The Social Security Act of 1965
When Lyndon Baines Johnson took office following the assassination of President Kennedy, a new legislative agenda was ushered in. Many of the items on the agenda were similar to or outgrowths of Kennedy’s legislative agenda. President Johnson called his agenda the Great Society.
One of the key pieces of legislation passed as part of the Great Society was the Social Security Act of 1965. This act created the twin federal health programs Medicare and Medicaid. The two programs provide federally-funded health insurance for the elderly and for individuals and families that fall below a certain income threshold.
At the turn of the 20th century, a fight over and for national health care and insurance began. The fight came to a peak during President Truman’s time in office and then abated during President Eisenhower’s tenure. Eventually, the demands for public health insurance grew to the point that legislation was drafted. The Act signed in 1965 by President Johnson ushered in an era that emphasized public issues like poverty and health care.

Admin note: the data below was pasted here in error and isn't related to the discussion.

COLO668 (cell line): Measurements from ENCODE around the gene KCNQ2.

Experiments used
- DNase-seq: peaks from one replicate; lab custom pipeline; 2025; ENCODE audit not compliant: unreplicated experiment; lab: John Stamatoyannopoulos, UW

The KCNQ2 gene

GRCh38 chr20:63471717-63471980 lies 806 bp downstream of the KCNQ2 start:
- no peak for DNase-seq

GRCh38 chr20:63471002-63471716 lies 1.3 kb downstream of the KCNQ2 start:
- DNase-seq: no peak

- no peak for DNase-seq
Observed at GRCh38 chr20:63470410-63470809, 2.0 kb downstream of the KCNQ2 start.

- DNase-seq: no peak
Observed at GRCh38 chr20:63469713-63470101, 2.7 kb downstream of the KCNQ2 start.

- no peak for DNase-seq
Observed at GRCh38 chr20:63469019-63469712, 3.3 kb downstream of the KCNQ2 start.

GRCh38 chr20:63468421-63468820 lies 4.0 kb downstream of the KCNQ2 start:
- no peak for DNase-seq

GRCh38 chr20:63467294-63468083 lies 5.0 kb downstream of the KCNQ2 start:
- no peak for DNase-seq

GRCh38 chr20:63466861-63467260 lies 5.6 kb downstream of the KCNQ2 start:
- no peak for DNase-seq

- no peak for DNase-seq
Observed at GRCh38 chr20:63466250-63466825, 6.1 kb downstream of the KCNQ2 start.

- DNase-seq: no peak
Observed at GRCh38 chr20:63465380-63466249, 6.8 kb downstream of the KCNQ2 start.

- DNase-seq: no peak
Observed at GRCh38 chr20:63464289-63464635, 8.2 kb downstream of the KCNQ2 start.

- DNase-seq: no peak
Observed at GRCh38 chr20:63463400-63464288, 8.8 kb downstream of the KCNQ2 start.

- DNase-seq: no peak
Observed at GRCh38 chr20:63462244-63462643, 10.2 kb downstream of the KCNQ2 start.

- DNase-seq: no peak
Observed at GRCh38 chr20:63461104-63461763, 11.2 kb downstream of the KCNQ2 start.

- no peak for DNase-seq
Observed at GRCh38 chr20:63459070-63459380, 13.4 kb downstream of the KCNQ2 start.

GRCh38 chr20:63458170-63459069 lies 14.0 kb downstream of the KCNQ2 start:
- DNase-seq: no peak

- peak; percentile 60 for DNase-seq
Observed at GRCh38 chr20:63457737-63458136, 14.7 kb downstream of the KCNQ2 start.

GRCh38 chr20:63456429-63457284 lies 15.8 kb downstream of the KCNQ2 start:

Medicare is the federally-funded social insurance program administered by the federal government. The program provides health insurance and care to individuals who are over the age of 65 or who meet other limited criteria. The first Medicare beneficiary was former President Harry S. Truman. He, a huge proponent of the program, was present at the bill signing and was enrolled in the program by President Johnson himself.
Medicaid is funded in part by the federal government and in part by the state governments. It is administered by the states which accounts for each state having slightly different policies. The program is designed to help individuals and families that live below an income threshold receive medical care. The program is means-tested. Interestingly enough, just because an individual is considered poor, he or she is not automatically qualified for Medicaid. It has been estimated that around 60% of poor Americans are not actually covered by Medicaid.